6. We have a client for whom we are doing a self-correction. Salary deferrals were not deducted from bonus wages per terms of the Plan plus the applicable matching contributions. However, an HCE doesn't want to be part of the correction - wants to waive any funds he is otherwise due under the correction measure. The question is (1) can we allow this ....have him sign a waiver? and (2) would this put the Plan in a worse position upon audit for not correcting the failure in full and in accordance with IRS Guidelines. Is there even a waiver option discussed in the IRS guidelines on correction? Any thoughts are welcome.
  7. Good morning to all, Today we are working on the 401(k) plan of a sole proprietor who passed away in 2018. When the CPA sent the Schedule C, she made the comment that this is the Schedule C of the owner while she was alive, and that if I needed the Schedule C that is being filed with the estate, let her know and she will provide me with a copy. I wouldn't have even known that these are two different things, if the CPA hadn't brought it up, and while my first inclination tells me that the Schedule C while the owner was alive is the one I need, I don't know that for a fact. Does anyone else have any experience with this? Which of the two should I be using for 2018? Thanks in advance, as always.
  8. Money purchase plan has single entry date. If someone meets eligibility during the year, they become eligible as of the beginning of the plan year. Plan sponsor uses a temp agency to "test drive" workers. If they like a worker, they hire them after 3 or 6 months. Once hired as a regular employee and no longer temp, So it is possible for a worker to meet eligibility during the plan year and have worked as a temp for part of that plan year. The question is how to calculate the contribution for a participant who was a temp worker for part of the year. Do you have to get the compensation paid by the temp agency for that period? Or do you just use the compensation paid by the plan sponsor from the date the worker became a regular employee?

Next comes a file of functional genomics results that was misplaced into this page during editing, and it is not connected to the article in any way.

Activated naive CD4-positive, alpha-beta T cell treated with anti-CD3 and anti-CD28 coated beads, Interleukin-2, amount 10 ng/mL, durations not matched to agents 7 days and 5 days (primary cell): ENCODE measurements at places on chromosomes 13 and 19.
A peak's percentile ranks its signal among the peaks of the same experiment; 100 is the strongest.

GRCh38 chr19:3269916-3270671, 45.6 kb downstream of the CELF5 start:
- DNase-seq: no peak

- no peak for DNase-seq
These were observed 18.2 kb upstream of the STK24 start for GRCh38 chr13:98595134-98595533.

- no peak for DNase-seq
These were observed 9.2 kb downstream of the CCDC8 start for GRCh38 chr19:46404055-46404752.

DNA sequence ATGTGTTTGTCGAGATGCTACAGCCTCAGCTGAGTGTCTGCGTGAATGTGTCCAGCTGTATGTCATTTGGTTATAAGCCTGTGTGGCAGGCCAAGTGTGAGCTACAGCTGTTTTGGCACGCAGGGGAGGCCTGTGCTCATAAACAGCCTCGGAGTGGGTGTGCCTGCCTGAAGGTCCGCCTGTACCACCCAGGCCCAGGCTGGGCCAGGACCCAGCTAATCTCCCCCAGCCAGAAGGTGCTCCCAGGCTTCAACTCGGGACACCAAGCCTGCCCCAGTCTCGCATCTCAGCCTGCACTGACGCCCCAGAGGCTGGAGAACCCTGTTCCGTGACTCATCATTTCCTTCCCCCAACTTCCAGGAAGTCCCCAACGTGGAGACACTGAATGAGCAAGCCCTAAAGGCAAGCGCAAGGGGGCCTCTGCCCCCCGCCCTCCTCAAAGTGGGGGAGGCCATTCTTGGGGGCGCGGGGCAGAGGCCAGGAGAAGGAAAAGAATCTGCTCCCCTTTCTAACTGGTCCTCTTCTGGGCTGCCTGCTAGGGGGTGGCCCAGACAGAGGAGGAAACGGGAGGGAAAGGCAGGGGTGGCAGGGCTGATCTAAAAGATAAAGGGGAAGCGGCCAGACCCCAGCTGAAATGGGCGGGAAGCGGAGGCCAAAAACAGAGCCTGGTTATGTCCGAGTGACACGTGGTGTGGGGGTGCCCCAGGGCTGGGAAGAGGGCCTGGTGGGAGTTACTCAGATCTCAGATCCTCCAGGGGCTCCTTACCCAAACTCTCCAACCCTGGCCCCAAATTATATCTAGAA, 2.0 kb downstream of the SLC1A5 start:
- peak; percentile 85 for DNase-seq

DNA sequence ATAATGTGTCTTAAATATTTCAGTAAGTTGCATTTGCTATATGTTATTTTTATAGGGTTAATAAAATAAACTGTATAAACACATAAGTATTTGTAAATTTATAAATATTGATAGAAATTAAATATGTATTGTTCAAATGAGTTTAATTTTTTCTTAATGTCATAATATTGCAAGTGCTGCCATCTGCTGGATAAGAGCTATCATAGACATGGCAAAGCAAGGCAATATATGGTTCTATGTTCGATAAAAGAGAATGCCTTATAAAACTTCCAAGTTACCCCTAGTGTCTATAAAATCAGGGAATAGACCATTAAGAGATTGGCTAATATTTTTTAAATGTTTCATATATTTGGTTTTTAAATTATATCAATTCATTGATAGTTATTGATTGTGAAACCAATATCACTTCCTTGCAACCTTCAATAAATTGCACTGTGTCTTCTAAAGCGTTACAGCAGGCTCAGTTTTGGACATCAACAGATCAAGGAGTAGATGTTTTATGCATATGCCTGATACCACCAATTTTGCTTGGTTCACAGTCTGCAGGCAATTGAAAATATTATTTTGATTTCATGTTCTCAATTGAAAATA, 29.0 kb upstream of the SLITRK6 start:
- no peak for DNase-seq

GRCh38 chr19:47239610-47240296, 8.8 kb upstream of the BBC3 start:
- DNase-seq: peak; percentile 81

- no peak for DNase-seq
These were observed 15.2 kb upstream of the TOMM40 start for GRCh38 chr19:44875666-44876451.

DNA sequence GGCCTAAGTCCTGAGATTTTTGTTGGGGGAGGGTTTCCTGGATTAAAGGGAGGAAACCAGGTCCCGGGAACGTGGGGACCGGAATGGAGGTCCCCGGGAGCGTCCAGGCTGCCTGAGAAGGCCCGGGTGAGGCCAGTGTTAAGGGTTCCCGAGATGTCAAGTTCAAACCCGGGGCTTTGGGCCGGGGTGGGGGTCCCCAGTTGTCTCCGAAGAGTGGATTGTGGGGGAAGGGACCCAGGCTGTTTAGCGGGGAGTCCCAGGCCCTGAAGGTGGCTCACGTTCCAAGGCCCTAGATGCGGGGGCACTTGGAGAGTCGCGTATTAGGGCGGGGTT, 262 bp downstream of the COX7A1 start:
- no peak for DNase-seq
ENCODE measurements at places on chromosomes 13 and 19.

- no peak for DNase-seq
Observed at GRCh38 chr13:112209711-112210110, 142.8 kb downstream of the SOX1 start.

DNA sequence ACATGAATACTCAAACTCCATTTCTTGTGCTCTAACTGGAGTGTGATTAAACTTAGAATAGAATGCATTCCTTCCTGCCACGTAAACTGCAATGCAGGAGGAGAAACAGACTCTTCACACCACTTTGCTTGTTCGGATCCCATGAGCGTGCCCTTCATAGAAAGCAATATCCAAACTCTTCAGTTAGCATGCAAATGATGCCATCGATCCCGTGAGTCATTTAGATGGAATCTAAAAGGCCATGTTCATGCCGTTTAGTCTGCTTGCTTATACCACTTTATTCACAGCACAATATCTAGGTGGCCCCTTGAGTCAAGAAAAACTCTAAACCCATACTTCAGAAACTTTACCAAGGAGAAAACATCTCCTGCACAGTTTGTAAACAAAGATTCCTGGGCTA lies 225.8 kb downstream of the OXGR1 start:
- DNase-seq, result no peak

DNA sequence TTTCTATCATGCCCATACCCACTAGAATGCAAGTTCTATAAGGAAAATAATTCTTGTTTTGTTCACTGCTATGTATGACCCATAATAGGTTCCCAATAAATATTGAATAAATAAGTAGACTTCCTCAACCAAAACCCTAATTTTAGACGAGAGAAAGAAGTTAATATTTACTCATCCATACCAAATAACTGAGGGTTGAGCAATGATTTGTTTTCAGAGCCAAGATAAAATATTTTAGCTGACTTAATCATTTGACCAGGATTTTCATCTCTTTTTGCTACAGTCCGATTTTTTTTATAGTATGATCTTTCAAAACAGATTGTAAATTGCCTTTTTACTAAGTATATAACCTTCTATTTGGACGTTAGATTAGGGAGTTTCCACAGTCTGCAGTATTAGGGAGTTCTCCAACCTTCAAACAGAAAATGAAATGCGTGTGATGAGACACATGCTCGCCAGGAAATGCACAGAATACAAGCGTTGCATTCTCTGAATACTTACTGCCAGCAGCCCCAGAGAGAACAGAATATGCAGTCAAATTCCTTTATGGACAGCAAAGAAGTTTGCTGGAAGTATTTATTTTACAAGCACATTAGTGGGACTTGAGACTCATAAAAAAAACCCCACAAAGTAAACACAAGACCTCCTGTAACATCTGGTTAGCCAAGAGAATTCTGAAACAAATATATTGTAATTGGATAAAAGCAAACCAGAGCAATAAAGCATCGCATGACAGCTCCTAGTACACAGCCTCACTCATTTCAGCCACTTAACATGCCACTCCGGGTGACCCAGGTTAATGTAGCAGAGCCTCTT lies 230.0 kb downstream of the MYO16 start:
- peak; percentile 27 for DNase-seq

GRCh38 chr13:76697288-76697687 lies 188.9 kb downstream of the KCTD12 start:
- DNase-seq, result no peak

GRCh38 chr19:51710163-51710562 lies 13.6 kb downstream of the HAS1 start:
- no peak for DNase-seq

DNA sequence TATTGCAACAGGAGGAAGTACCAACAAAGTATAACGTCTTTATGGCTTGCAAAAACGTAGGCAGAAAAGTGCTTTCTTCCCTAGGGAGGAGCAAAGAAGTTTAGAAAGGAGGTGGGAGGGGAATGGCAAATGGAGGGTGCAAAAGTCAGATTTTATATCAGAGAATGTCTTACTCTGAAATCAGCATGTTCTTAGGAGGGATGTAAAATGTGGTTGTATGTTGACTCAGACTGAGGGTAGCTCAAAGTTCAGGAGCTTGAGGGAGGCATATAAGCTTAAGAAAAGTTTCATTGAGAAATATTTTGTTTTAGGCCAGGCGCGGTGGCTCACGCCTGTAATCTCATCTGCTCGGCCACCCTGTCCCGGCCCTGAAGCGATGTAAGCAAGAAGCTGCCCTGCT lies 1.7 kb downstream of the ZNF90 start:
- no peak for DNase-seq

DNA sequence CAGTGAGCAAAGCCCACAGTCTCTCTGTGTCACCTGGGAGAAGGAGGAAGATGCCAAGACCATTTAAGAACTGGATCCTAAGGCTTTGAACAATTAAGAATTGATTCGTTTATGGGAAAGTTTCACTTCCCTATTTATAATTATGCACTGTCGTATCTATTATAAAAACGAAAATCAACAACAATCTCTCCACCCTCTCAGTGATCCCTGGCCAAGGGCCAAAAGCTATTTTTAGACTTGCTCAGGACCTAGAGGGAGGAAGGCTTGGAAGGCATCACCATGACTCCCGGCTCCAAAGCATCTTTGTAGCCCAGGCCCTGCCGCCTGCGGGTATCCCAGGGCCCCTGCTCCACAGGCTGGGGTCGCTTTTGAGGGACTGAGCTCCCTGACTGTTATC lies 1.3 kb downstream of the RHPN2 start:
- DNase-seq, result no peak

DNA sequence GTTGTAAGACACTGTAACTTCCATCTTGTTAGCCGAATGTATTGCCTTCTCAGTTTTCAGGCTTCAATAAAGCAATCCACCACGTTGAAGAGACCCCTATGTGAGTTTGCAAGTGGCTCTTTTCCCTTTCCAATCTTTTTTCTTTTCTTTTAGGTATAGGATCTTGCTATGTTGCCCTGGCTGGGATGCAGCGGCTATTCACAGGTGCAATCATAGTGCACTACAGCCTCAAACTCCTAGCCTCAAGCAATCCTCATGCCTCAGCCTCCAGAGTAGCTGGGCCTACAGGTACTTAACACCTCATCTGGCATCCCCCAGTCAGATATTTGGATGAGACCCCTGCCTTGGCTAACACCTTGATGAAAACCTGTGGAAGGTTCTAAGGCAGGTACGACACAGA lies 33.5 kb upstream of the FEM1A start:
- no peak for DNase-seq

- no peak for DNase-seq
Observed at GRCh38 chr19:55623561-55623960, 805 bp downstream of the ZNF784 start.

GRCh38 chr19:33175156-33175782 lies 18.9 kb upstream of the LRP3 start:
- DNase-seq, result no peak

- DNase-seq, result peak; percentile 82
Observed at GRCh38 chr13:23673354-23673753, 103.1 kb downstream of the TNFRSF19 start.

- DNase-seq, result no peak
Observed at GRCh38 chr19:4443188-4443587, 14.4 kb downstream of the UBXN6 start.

9. A plan sponsor provides pet insurance to it's employees as a benefit. The employer pays the premiums and the employees are taxed on them. Their plan excludes "Fringe Benefits" from the definition of plan compensation. Does anyone know if this "income" should be excluded form plan comp or included in plan comp?
  10. Does anyone know where I can find a guide to understanding what items are included in the different definitions of compensation (W-2, withholding, safe harbor, etc.) for S-Corp. shareholders?
  11. We have a client who owns two companies and both have employees including himself. One is a corporation; the other is a LLC. He has W-2 wages of about $190,000 from the corporation and over a million from the LLC. Both companies are adopting employers to the same retirement plan and all employees are covered for both entities. Question: In calculating the maximum benefit he can have for 2017, are we allowed to use both his W-2 wages plus enough K-1 income to get him up to the maximum we can take into account for the year of $270,000? Our gut reaction is "yes" but one of us has some doubts. We are grateful for any help!